Updated: Thursday, 09 Jun 2011, 12:46 PM MDT
Published : Wednesday, 08 Jun 2011, 5:34 PM MDT
SANTA FE (KRQE) - Police have found the rightful owner of a $30,000 stunning diamond ring just weeks before it was to be auctioned off because it sat in an evidence room for two years.
In 2009, police said the ring ended up in their evidence locker after two people tried to sell it to a Santa Fe jeweler. The owner of the store thought it was suspicious because the couple only wanted a few hundred bucks, and he knew the ring would appraise for about $30,000.
When police were called the couple ran off.
Lt. Louis Carlos said for two years not one single call came into the Santa Fe Police Department about this three-carat pear-shaped stunner. So the diamond ring sat in police evidence since 2009.
In May, the department decided it would auction the ring off, but before they did, they let the public have one more look at the $30,000 beauty.
Several news outlets reported the upcoming auction. Soon after those reports aired and were splashed in newspapers the calls started pouring into the police station.
Carlos said 25 people called or stopped by Santa Fe police headquarters. They all claimed it was their ring. Detectives sat and listened to every story.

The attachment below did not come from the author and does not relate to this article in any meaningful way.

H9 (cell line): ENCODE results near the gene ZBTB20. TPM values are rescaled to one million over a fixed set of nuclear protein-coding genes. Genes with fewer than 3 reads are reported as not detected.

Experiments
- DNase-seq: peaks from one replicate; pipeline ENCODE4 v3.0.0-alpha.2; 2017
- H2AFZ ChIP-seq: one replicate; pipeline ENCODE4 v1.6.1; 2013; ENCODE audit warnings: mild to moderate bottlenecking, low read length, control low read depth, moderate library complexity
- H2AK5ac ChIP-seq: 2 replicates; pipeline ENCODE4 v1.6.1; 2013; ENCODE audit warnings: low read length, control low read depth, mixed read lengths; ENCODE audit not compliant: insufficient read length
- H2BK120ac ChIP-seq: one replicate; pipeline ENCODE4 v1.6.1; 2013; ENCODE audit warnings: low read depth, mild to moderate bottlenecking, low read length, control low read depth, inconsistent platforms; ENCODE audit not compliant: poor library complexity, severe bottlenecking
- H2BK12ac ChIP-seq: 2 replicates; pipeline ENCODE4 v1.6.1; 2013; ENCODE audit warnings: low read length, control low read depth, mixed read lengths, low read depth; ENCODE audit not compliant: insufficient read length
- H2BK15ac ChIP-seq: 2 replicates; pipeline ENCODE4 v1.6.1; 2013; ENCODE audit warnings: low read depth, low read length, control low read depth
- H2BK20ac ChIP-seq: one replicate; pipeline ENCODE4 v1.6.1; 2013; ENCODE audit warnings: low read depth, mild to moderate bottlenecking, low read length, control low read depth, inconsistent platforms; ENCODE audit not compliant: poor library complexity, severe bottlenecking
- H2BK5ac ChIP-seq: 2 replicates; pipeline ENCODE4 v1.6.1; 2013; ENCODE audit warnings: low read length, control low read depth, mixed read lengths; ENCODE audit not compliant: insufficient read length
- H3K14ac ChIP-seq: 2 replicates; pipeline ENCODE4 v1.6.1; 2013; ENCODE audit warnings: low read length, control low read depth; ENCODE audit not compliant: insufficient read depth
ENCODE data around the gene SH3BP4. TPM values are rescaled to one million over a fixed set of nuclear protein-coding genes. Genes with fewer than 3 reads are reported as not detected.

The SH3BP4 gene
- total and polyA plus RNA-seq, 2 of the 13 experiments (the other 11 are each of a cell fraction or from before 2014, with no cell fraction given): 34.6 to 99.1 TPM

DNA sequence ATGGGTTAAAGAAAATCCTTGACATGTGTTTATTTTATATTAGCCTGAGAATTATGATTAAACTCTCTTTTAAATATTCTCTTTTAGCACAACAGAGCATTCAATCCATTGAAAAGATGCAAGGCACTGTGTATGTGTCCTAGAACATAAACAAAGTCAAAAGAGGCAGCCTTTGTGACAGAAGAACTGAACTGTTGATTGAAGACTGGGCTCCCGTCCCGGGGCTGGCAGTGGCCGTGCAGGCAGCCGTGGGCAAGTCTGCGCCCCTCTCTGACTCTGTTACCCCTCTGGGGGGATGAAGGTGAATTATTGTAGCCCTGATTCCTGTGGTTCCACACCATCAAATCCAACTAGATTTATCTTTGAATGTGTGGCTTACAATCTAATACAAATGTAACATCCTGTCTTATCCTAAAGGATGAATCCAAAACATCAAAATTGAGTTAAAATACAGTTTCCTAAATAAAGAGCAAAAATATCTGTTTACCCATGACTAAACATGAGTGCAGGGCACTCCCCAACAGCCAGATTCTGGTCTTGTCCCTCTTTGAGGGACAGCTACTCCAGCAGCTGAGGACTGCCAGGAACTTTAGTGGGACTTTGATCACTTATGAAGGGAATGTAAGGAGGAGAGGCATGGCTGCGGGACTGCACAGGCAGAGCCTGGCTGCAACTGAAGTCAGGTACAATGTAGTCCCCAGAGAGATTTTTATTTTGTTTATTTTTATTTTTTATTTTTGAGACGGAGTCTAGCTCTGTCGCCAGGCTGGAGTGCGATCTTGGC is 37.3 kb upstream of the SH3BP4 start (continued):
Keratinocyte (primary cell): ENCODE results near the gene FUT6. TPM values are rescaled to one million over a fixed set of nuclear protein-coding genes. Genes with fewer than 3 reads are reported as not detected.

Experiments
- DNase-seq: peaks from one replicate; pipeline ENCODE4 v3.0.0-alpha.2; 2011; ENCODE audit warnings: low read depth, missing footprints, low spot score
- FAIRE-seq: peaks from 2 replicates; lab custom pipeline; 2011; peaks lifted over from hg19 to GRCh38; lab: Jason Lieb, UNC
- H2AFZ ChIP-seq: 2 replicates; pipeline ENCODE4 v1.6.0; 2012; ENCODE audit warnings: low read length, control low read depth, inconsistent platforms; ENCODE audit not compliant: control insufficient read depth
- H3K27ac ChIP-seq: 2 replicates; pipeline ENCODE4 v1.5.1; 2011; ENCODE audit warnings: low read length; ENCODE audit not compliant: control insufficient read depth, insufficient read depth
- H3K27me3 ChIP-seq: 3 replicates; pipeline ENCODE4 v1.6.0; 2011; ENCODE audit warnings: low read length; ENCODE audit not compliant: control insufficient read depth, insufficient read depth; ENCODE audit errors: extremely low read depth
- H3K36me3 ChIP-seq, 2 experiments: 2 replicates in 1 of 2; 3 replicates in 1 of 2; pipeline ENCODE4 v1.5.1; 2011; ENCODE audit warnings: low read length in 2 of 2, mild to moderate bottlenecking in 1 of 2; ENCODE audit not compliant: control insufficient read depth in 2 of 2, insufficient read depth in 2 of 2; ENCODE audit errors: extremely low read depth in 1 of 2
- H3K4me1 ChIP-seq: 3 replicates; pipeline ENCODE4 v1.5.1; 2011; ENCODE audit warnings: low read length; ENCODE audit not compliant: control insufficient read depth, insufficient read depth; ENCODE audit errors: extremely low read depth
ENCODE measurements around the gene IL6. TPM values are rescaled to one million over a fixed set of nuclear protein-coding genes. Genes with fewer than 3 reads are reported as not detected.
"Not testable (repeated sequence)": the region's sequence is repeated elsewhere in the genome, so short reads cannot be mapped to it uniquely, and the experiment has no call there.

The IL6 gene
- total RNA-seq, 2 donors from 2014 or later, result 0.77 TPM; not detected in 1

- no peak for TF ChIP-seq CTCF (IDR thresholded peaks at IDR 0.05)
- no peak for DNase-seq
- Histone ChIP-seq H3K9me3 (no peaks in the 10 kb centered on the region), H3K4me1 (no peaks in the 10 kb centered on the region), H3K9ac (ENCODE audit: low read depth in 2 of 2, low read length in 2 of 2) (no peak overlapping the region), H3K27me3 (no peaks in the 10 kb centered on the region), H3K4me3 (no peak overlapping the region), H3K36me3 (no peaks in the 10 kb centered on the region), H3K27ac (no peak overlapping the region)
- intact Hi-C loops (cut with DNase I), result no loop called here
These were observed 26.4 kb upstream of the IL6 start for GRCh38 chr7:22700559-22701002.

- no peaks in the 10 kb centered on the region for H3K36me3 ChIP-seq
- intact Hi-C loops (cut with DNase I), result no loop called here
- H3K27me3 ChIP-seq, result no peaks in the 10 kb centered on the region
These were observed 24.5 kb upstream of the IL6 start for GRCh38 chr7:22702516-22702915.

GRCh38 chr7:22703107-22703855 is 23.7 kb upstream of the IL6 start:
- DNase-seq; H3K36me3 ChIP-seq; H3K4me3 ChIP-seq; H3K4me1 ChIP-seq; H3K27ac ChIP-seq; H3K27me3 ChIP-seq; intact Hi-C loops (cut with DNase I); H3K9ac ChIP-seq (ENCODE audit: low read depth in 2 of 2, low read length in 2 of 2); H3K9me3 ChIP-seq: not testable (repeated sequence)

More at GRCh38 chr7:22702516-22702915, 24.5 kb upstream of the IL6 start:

“We had stories - from it was burglarized,” Carlos said. “Stories that it was taken from them.”
Carlos said the majority of the possible owners were eliminated because they didn't have proof it was theirs. He said, he thought for sure the massive rock was headed for the auction block.
That was until he got a call from a woman, not only claiming it was hers but saying she could prove it.
“First words out of her mouth were, ‘This is my ring,'” Carlos said about the phone call he received.
The woman, who did not want her named to be published, told Carlos the ring was an engagement ring. She had bought the ring in her name on her credit.
She said her fiancé at that time was supposed to make payments for it. However, shortly after the ring disappeared so did he. The woman told police she was stuck with the bill.
Carlos said it was that bill that helped prove her case.
“She was able to produce documentation that the ring belonged to her,” Carlos said.
The woman e-mailed Carlos the original receipt dated in 1997. It had her name on it, a picture, description and details about the "used" ring's flaws.
“Once we were able to compare those flaws with the ring, we were satisfied that this was her ring,” Carlos said.
Carlos said the woman also brought in some pictures of herself wearing the ring. He said it was a perfect match. On Wednesday morning, the woman picked up the ring she thought she would never see again.
“What she said was she actually found a long-lost love,” Carlos said.
Carlos said the woman claimed she didn't file a police report because she wasn't certain that the ring had been stolen or just misplaced. She also said she was already planning on buying a duplicate ring to replace it.